"Demian is about a very specific task or crisis in one's youth, which continues beyond that stage, but mostly affects (sic) young people: the struggle to forge an identity and develop a personality of one's own."
"Not everyone is allotted the chance to become a personality; most remain types, and never experience the rigor of becoming an individual. But those who do so inevitably discover that these struggles bring them into conflict with the normal life of average people and the traditional values and bourgeois conventions that they uphold."
Schizophrenia has humbled me.
Thanks for listening to my ramble.

In reply to by Anonymous (not verified)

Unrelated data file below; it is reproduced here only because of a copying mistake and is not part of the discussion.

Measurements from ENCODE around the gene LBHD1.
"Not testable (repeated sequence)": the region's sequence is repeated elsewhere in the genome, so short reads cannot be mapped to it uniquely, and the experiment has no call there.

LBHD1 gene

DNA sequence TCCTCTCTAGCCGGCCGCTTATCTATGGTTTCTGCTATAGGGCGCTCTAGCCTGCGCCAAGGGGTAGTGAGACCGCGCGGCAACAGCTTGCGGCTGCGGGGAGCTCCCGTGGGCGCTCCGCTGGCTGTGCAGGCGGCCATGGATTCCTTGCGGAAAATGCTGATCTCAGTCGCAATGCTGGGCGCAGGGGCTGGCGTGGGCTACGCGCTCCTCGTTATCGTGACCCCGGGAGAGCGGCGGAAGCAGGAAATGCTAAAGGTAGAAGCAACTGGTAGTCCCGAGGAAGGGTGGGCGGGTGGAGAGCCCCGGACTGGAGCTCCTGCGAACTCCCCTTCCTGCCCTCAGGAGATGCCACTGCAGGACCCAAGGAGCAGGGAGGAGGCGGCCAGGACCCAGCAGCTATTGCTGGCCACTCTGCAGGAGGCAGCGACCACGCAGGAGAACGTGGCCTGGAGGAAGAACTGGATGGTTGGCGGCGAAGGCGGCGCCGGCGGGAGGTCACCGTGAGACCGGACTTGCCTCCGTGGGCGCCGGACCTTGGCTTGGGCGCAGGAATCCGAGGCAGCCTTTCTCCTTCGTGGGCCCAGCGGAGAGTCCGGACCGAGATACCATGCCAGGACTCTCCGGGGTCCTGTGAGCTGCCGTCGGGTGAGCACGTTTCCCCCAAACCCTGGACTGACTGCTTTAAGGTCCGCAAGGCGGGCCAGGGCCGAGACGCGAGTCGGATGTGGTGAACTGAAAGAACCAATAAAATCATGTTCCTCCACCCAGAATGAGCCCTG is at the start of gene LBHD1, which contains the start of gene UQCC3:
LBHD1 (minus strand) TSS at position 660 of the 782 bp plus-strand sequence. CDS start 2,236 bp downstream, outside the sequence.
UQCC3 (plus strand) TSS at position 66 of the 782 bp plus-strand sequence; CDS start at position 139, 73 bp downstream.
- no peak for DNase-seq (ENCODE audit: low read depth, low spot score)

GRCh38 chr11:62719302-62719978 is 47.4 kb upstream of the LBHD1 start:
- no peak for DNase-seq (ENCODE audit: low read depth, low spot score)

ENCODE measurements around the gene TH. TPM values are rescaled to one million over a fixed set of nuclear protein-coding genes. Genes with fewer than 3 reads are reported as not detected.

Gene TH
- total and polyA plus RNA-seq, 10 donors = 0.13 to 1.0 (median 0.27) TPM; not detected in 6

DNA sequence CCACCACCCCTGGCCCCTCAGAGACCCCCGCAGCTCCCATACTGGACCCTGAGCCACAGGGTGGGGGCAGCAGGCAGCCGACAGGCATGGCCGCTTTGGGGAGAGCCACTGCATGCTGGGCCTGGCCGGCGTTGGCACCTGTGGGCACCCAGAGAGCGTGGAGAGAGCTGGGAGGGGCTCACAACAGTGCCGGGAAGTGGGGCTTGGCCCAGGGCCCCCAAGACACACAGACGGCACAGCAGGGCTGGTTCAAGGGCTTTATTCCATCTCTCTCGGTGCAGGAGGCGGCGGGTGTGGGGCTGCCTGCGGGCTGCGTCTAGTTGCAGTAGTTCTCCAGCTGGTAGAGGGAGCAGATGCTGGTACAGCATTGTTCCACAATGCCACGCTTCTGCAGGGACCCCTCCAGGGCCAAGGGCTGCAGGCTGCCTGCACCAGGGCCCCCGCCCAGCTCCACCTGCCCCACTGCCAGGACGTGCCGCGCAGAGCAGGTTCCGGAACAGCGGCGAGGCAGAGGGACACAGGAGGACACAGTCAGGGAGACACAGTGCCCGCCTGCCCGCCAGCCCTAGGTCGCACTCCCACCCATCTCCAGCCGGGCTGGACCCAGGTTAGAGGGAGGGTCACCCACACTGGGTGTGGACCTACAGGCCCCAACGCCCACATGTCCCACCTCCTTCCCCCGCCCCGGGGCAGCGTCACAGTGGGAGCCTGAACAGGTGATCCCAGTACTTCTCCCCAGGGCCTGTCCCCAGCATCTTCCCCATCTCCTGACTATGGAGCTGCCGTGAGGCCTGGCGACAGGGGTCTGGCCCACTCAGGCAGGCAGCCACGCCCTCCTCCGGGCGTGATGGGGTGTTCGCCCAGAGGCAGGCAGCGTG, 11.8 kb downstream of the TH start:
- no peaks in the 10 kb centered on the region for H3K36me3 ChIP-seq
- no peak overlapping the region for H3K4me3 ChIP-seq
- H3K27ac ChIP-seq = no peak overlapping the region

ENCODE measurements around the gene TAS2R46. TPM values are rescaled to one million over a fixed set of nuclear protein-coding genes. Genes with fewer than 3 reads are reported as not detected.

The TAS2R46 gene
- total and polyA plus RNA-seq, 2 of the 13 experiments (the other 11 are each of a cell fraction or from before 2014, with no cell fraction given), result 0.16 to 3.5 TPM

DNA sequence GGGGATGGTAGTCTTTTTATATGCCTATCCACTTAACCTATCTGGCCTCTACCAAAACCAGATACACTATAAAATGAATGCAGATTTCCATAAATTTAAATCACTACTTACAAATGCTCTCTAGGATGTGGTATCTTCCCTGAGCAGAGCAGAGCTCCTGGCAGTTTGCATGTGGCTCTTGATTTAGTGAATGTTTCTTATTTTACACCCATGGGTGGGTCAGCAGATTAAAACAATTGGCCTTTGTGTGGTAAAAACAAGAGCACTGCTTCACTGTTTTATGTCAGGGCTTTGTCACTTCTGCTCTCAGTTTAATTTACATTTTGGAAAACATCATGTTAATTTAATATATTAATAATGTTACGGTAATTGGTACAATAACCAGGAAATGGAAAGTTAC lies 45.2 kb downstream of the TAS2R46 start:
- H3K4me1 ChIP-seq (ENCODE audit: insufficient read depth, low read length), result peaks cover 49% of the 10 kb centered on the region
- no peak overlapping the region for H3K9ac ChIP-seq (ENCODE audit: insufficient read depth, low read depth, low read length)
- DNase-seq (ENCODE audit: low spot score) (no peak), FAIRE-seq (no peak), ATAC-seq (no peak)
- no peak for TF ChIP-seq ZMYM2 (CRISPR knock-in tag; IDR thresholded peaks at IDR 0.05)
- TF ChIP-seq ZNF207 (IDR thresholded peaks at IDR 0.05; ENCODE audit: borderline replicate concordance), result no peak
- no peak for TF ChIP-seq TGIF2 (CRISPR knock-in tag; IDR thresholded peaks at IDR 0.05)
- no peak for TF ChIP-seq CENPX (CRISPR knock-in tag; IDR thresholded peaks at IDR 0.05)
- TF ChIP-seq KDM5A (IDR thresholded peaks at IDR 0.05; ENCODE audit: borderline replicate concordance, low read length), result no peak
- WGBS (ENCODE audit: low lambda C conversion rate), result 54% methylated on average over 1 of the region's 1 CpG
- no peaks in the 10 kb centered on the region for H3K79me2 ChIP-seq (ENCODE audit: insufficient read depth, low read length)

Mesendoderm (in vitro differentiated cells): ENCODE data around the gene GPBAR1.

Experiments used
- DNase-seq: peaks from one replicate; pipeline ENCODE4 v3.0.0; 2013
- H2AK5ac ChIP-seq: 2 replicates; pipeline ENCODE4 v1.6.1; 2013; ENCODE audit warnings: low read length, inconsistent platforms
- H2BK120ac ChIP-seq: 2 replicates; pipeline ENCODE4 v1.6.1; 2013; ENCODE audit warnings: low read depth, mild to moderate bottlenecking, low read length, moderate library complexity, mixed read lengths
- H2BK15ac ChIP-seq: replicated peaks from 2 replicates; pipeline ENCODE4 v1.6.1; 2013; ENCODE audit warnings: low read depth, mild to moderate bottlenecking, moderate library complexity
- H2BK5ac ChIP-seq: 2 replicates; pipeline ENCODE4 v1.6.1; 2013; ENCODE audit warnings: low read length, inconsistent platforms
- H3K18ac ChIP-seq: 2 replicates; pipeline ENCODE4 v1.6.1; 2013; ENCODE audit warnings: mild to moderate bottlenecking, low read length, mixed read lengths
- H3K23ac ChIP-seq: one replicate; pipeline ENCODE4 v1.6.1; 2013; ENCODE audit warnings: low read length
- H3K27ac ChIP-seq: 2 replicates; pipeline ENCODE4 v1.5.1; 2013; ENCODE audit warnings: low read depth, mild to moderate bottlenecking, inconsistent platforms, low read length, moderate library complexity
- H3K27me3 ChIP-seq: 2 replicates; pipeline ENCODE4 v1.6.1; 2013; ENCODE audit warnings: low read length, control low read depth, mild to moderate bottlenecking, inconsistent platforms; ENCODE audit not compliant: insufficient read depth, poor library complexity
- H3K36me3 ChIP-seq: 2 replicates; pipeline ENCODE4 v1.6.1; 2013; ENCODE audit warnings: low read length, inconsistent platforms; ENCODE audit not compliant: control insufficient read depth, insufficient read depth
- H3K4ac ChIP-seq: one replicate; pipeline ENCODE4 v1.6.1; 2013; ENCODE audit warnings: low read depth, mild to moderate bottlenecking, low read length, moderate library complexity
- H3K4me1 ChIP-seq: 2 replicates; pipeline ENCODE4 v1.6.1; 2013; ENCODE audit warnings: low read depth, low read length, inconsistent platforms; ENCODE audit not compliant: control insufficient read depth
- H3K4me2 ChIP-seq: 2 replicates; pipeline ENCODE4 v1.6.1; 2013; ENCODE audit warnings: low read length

Randye Kaye
June, 30 2011 at 9:07 am

Rossa, you make so many excellent points in this comment, many of which mirror my own experience. I often wonder this: if we all lived in a tribe somewhere "uncivilized", would our sons be revered as spiritual leaders instead ? Quite possibly. Still, for the world I live in, the "middle-class" definition of recovery you quoted works very well for me. At this point, I am quite satisfied with what I've called "recovery" in my video, because with that support Ben did accomplish those 3 things. He was even paying income tax. But yes you could also call it "avoidance of relapse". To me, right now, since treatment is so unsophisticated, avoidance of relapse is our "new normal" and I'm happy with that for now - especially considering what happens when those cornerstones are ignored, as they recently were. But we all hope - and the mental health community should aim for - something even better than avoidance of relapse.
thanks for your insight,